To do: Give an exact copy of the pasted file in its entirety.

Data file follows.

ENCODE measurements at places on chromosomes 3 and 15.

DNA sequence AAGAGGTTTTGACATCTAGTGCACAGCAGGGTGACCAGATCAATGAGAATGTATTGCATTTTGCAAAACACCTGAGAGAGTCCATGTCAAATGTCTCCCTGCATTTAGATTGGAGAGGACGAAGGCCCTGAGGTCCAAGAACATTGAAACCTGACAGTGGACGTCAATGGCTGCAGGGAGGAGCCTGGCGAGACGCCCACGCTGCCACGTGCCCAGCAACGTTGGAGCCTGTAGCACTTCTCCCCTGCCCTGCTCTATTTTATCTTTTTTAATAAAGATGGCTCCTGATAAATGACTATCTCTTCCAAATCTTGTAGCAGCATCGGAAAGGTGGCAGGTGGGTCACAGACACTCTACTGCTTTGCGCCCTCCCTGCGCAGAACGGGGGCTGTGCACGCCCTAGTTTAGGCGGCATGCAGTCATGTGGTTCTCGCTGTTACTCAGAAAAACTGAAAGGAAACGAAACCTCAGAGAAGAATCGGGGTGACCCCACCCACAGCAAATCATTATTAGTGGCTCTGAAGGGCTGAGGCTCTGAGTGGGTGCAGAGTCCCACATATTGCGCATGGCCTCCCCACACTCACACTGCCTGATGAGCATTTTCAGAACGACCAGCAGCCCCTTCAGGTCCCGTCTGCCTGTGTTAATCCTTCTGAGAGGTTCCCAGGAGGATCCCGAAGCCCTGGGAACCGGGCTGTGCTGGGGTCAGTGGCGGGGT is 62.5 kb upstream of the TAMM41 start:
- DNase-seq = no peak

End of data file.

ENCODE measurements at places on chromosomes 3 and 15.

DNA sequence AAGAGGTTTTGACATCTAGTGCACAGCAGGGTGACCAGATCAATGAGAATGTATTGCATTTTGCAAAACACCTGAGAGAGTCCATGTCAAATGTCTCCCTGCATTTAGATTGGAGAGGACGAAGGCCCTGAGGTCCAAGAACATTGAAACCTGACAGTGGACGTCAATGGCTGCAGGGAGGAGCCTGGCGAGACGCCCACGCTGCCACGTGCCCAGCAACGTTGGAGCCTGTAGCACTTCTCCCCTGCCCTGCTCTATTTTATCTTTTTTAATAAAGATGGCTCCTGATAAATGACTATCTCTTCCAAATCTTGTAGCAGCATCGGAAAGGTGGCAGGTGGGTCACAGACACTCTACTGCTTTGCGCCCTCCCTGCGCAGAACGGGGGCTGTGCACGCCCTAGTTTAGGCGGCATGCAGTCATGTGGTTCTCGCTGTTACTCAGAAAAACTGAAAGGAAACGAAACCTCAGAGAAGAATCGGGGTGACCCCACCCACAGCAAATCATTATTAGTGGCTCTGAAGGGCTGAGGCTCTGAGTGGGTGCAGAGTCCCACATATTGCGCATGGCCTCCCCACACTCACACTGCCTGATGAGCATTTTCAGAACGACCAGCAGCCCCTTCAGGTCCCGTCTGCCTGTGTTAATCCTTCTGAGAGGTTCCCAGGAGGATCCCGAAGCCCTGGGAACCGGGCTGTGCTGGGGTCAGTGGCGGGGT is 62.5 kb upstream of the TAMM41 start:
- DNase-seq = no peak